Vatican official: 'Pope's Kazakhstan visit will foster hope and interreligious dialogue'
By Deborah Castellano Lubov - Nur-Sultan
A Vatican official insists that Pope Francis' visit to the 7th Congress of Leaders of World and Traditional Religions brought a meaningful contribution to the work of religious leaders from around the world.
Msgr. Khaled Boutros Akasheh, who heads up the Islamic Relations department within the Vatican's Dicastery for Interreligious Dialogue, spoke to Vatican News about the Congress, which wrapped up on Thursday morning.
He said the many encounters and work among religious leaders offers a reason to have hope, as the war in Ukraine continues, along with many other conflicts around the world.
Pope Francis concluded his 38th Apostolic Journey abroad to the Central Asian nation of Kazakhstan on Thursday, where he traveled as a "pilgrim of peace".
Speaking at the Palace of Independence at the conclusion of the Congress, Msgr. Akasheh, gave his impressions of the importance of the Pope's visit to the Central Asian nation.
Q: Pope Francis just concluded his 38th Apostolic Journey here in Kazakhstan, where he came for this interfaith Congress, how would you evaluate the significance of Pope Francis's visit and what legacy do you think it will have?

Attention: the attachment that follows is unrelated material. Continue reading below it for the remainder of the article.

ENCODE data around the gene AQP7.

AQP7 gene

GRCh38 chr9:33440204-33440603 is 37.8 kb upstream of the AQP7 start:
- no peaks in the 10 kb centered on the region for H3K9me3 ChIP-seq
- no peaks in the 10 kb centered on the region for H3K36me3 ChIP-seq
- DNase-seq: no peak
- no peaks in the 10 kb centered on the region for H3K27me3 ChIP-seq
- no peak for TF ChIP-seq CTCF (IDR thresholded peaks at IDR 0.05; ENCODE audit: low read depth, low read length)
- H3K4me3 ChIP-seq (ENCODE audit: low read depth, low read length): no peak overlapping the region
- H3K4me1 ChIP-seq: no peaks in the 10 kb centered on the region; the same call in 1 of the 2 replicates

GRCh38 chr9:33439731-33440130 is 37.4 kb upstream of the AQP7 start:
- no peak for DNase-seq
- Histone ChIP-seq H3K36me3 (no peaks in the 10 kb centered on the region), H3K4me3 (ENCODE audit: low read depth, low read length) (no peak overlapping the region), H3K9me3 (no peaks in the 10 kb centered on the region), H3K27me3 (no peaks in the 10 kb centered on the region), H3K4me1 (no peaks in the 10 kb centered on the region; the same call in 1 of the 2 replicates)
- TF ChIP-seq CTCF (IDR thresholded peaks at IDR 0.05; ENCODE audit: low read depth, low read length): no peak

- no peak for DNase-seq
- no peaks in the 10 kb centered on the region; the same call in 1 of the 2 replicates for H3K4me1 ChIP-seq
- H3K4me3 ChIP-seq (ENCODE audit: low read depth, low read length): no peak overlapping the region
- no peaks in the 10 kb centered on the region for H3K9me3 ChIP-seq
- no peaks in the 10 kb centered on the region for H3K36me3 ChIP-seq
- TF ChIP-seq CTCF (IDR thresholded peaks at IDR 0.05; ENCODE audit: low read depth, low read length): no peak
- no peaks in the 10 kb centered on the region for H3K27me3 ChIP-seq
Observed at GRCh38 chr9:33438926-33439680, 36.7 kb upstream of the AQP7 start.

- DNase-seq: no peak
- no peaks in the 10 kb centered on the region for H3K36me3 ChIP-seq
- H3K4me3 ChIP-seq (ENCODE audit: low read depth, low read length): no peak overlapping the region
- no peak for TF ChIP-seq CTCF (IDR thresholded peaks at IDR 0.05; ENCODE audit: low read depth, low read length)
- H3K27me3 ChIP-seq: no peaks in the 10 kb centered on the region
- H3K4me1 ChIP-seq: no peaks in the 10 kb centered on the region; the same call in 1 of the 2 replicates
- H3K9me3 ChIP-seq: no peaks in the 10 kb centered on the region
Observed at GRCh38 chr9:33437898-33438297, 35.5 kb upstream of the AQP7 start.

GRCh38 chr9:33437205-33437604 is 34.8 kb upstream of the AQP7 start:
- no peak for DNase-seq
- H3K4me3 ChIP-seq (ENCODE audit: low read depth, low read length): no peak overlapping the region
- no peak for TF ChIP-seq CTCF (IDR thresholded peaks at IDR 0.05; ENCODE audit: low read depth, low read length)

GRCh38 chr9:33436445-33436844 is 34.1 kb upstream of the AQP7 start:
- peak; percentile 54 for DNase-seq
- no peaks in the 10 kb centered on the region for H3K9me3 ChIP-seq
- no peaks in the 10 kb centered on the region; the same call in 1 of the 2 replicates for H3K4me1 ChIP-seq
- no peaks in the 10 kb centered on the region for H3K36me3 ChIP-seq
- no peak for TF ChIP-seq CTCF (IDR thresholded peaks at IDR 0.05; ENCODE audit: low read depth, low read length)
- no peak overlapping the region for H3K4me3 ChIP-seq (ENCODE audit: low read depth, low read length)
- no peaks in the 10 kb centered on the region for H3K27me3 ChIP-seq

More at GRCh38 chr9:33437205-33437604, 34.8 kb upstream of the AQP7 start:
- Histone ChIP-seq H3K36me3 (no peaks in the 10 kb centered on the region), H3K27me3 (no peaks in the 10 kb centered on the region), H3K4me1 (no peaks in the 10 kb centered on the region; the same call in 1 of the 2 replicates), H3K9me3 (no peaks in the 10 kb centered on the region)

Msgr. Akasheh: It is superfluous to speak about a historical visit and historical event. And as Pope Francis does always, he puts all his heart into what he does and what he says.
I think everyone in the Congress and those who could watch on TV or other social media were convinced that Pope Francis brought a meaningful and particularly historic contribution to this Congress.
And our hope, our prayer, is that the fruits of this Congress will continue for the benefit of the country, of the region and of the entire world.
Q: With the war in Ukraine in the backdrop, do you think that this encounter can help in some way?
The presence of the representative of the Russian Orthodox Patriarchate, Metropolitan Antonij, is a sign of hope. I had the occasion to exchange views with him yesterday. And he is hopeful. We are hopeful. Obviously, if the war is going on, this means complications. But our hope should be stronger than our anguish.
Q: There was a very strong declaration that was issued today and read aloud among the religious leaders. What importance should that hold going forward? How should it be used? And what would you say were some of the most striking elements?
I'd say [they are] what Pope Francis insisted: peace, fraternity, and I would say also, a mutual pardon and mutual understanding.
These are values much needed in this particular moment, to overcome the difficulties and to restore confidence and peace not only between Russia and Ukraine, but also in other conflicts still still ongoing in our world.